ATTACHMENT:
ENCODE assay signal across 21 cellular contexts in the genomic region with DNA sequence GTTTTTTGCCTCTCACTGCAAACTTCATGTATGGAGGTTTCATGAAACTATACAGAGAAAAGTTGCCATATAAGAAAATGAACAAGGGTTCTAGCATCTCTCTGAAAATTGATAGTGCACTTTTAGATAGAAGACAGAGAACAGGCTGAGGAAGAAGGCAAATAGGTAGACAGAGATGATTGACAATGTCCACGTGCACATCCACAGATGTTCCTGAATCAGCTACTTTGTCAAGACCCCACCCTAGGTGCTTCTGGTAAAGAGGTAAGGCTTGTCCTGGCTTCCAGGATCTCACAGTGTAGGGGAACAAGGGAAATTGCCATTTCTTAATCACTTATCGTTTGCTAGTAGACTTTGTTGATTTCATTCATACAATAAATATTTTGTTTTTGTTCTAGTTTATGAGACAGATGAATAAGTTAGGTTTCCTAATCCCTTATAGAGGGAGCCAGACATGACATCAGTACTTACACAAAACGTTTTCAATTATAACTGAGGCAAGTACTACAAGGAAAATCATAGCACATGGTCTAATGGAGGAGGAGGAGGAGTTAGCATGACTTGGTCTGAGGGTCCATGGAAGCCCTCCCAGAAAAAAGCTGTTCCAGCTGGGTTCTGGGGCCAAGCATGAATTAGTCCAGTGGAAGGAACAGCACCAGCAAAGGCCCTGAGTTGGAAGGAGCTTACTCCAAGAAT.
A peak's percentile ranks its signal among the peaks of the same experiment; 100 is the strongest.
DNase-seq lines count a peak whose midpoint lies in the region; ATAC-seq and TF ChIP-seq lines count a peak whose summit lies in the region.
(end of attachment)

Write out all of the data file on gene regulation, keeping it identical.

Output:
ENCODE assay signal across 21 cellular contexts in the genomic region with DNA sequence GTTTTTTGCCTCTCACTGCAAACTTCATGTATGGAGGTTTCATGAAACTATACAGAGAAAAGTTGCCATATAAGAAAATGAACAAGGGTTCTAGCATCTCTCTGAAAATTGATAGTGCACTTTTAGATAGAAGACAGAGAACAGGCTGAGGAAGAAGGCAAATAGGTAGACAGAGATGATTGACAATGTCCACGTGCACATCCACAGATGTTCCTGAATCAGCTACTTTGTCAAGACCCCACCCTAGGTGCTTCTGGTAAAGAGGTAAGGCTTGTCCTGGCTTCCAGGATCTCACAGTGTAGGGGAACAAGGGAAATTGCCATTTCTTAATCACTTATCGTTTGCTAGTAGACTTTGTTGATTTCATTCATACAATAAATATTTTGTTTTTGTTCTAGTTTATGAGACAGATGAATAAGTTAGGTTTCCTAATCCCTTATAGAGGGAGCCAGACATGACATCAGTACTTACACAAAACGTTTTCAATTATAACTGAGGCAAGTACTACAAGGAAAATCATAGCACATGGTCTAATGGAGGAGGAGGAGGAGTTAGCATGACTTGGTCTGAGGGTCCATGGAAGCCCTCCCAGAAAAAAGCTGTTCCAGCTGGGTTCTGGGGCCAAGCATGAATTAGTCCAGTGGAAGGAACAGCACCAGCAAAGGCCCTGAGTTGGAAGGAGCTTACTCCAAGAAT.
A peak's percentile ranks its signal among the peaks of the same experiment; 100 is the strongest.
DNase-seq lines count a peak whose midpoint lies in the region; ATAC-seq and TF ChIP-seq lines count a peak whose summit lies in the region.